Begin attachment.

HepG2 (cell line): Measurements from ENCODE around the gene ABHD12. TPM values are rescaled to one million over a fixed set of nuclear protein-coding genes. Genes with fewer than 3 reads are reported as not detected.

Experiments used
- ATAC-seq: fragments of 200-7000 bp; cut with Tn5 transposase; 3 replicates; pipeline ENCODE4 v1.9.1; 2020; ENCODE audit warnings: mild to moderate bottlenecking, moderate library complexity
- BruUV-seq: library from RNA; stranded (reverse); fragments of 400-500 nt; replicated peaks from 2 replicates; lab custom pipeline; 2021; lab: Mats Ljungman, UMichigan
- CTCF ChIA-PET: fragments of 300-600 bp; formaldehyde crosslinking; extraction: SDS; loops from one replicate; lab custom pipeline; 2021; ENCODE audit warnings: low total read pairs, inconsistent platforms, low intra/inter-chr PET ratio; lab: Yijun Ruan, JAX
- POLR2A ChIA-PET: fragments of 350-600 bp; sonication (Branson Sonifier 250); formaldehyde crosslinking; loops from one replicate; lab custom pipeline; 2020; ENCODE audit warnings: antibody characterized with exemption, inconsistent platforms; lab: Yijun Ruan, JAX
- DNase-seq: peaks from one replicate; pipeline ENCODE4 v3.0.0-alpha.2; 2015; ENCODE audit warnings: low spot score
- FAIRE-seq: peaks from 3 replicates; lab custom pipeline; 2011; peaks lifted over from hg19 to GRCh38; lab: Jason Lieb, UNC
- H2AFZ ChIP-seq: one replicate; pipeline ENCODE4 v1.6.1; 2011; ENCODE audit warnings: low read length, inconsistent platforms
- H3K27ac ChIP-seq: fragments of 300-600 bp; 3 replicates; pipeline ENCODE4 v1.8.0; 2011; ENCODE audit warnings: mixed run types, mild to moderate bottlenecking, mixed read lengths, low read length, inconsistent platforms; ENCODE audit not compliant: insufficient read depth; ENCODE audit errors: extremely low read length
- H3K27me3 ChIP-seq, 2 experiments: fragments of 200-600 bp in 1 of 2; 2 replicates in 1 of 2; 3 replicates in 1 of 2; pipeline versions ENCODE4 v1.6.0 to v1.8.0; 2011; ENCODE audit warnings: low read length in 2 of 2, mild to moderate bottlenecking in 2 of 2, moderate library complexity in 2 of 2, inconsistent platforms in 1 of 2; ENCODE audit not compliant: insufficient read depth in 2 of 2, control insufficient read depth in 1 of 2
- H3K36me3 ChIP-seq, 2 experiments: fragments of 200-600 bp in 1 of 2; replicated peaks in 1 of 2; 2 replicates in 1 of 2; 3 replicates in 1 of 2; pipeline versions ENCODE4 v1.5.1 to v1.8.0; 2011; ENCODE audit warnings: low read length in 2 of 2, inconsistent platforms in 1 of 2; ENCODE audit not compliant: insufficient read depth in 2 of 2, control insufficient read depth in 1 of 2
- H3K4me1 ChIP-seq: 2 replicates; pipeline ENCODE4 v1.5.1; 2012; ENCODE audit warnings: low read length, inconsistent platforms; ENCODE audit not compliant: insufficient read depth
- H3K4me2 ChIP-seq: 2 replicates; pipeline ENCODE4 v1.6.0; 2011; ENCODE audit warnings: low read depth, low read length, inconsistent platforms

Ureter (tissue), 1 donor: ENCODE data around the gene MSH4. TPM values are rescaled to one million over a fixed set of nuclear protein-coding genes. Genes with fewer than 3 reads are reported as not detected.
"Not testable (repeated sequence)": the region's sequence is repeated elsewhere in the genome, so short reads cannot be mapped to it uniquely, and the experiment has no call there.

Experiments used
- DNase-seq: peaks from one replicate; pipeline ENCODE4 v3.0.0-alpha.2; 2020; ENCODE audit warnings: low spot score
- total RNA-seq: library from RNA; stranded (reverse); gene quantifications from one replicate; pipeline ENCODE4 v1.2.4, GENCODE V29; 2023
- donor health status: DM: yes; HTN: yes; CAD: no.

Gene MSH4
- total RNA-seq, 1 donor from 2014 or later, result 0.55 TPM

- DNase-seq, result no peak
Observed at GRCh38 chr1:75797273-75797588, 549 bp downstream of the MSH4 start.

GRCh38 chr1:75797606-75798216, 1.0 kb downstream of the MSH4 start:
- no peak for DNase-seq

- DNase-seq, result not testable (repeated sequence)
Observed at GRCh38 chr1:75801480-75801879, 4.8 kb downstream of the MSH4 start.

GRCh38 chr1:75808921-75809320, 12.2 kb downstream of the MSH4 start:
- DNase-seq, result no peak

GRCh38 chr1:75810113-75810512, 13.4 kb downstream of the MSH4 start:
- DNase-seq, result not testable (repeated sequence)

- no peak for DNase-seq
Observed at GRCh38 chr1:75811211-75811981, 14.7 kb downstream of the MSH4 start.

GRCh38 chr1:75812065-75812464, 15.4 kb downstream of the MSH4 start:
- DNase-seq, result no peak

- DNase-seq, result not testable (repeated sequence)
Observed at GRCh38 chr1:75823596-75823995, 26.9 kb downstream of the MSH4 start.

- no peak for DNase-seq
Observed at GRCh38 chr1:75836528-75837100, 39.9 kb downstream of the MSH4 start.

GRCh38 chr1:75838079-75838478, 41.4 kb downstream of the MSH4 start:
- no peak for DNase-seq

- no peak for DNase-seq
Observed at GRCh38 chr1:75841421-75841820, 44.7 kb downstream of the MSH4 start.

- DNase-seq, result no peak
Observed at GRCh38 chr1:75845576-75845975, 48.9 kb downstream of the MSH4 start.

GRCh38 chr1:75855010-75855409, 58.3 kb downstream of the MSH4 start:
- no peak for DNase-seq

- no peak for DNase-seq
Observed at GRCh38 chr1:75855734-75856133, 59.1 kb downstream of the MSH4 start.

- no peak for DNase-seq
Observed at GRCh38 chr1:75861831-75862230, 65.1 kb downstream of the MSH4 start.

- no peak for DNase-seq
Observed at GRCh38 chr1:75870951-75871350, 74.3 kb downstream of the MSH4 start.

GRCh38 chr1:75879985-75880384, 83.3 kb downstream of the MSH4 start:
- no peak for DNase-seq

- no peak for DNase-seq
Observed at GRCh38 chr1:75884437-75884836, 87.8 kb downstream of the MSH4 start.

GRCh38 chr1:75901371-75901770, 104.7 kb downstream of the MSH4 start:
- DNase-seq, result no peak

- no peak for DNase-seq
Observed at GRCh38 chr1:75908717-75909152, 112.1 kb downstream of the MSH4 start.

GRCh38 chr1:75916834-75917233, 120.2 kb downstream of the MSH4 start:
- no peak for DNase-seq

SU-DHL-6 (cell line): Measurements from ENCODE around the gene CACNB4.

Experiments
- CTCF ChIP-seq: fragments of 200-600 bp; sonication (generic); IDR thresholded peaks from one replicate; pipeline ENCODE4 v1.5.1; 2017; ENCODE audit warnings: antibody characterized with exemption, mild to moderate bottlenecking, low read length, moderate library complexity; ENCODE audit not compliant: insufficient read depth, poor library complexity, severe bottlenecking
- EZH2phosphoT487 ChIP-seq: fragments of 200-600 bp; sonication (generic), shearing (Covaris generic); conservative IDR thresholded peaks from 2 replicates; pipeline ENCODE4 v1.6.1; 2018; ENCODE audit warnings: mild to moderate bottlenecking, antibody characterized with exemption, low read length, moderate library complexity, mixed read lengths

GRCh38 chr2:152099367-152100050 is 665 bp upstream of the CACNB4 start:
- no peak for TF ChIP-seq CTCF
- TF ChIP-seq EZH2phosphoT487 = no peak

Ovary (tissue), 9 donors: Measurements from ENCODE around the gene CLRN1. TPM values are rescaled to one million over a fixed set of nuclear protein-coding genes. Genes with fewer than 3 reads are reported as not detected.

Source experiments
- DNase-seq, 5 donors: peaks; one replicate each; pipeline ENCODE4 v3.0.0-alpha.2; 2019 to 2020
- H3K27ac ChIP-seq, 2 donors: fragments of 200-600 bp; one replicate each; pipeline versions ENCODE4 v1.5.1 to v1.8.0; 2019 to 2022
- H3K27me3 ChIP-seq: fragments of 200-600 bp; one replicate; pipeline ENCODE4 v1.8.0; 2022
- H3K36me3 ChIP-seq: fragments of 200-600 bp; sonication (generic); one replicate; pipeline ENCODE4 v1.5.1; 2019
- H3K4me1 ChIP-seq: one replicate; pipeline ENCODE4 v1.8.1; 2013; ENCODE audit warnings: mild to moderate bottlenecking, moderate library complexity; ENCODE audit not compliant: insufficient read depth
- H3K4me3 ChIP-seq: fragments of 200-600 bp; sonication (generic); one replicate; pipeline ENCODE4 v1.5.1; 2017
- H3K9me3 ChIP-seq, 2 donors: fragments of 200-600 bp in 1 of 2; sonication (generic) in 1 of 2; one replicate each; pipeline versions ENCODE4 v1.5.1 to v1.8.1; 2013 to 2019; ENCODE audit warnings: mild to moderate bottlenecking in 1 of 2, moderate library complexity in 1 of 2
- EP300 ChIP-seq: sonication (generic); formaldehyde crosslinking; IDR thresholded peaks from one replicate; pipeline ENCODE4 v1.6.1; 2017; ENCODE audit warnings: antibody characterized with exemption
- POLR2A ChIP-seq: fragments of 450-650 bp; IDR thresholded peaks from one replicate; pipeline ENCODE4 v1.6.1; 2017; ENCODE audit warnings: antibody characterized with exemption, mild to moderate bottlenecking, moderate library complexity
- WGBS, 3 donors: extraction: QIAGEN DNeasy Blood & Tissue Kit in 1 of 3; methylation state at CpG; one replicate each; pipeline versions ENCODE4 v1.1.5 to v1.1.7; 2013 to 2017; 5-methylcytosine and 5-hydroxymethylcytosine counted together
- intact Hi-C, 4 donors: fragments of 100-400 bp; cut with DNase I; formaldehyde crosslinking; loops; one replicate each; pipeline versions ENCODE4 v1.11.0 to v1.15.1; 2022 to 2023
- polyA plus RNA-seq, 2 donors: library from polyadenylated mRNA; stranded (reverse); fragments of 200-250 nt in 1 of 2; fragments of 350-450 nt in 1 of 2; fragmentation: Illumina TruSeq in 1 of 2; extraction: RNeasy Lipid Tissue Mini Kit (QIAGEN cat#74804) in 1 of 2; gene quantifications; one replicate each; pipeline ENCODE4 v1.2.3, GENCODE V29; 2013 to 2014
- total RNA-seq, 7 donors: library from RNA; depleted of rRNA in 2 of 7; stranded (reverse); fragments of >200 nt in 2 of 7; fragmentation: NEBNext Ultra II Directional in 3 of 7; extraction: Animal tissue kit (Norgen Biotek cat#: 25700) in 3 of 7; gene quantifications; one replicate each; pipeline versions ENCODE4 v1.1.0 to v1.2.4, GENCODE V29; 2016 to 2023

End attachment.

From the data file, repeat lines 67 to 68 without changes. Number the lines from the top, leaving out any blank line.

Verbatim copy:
- CTCF ChIP-seq: fragments of 200-600 bp; sonication (generic); IDR thresholded peaks from one replicate; pipeline ENCODE4 v1.5.1; 2017; ENCODE audit warnings: antibody characterized with exemption, mild to moderate bottlenecking, low read length, moderate library complexity; ENCODE audit not compliant: insufficient read depth, poor library complexity, severe bottlenecking
- EZH2phosphoT487 ChIP-seq: fragments of 200-600 bp; sonication (generic), shearing (Covaris generic); conservative IDR thresholded peaks from 2 replicates; pipeline ENCODE4 v1.6.1; 2018; ENCODE audit warnings: mild to moderate bottlenecking, antibody characterized with exemption, low read length, moderate library complexity, mixed read lengths